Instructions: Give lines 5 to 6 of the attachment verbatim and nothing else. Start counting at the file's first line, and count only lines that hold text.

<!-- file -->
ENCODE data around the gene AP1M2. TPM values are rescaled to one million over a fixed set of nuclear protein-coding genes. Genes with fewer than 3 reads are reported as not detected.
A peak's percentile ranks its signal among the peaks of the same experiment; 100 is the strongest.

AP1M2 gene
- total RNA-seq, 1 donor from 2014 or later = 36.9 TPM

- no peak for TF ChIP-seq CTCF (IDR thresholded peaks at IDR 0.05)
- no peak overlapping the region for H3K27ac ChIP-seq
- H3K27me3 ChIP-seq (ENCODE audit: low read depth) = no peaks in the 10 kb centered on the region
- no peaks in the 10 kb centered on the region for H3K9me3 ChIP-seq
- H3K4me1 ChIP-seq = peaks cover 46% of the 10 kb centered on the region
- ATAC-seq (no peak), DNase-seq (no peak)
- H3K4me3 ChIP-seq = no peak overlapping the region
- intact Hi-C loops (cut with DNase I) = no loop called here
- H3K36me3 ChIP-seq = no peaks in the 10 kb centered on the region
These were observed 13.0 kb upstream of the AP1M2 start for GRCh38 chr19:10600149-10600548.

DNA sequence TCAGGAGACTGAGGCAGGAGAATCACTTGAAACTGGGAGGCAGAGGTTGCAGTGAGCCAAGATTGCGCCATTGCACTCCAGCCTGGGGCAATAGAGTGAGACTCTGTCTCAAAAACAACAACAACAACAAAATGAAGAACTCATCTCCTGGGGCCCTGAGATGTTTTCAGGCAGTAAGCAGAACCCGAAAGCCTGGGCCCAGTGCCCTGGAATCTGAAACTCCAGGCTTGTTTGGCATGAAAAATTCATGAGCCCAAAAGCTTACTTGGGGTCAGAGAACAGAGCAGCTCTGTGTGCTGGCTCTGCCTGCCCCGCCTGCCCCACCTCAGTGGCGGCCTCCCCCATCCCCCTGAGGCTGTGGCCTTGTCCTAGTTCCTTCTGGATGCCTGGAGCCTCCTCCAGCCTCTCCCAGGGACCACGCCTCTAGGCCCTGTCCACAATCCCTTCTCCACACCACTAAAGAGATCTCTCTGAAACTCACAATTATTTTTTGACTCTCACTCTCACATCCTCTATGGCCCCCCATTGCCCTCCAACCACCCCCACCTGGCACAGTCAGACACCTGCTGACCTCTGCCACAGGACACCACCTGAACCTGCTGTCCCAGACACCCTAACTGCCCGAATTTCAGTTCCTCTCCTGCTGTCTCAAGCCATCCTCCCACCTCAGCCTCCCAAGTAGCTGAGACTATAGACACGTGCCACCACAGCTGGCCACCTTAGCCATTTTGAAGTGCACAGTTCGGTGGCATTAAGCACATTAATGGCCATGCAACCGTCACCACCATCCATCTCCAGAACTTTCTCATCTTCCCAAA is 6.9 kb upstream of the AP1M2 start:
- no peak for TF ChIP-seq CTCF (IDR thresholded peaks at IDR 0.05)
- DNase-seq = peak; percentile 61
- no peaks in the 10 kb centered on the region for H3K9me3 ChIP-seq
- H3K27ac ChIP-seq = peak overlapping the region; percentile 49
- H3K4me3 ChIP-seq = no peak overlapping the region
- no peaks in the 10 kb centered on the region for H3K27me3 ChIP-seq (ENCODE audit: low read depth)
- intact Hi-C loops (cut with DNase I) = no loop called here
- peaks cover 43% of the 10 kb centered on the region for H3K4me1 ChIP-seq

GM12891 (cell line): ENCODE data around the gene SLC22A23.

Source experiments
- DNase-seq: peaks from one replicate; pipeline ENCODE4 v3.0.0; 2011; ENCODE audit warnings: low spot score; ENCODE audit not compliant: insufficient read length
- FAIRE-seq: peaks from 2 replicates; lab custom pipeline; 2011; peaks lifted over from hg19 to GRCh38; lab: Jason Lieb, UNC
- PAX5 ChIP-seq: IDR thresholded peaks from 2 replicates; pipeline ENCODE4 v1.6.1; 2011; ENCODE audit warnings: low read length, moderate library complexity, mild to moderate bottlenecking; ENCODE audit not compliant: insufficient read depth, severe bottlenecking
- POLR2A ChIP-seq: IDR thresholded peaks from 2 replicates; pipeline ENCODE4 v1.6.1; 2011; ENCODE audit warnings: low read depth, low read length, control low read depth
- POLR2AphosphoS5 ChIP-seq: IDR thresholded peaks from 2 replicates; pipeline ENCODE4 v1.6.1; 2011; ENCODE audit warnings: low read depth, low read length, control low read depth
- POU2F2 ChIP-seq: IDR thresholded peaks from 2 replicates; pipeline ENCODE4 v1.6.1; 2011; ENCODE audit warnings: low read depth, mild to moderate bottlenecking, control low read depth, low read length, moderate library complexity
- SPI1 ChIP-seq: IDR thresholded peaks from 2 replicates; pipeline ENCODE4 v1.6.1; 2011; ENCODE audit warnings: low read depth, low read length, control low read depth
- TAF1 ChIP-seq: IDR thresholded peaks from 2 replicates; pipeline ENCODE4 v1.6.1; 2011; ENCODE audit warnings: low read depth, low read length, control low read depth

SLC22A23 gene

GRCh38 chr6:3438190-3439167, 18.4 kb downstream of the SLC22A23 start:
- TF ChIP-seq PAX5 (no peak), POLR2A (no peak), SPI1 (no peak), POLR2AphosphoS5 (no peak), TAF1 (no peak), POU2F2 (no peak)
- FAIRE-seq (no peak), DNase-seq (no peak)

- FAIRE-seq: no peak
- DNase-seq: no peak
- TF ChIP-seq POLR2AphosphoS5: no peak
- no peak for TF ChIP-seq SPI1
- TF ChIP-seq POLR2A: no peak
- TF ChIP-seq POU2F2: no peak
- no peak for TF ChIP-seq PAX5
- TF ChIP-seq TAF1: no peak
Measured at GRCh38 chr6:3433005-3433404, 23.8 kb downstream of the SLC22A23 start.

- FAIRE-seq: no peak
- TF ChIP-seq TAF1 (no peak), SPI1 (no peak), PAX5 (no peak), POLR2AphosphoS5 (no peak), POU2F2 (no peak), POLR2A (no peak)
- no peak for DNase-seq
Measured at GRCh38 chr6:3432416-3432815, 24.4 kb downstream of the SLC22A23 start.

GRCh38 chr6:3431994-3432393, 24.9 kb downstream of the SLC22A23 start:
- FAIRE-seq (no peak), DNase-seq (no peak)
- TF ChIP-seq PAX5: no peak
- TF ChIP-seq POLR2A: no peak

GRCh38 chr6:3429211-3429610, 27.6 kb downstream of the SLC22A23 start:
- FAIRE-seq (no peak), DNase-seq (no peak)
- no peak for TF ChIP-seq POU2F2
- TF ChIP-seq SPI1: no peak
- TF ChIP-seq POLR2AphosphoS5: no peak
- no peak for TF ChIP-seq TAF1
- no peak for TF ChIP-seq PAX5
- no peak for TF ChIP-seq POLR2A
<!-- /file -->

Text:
- no peak for TF ChIP-seq CTCF (IDR thresholded peaks at IDR 0.05)
- no peak overlapping the region for H3K27ac ChIP-seq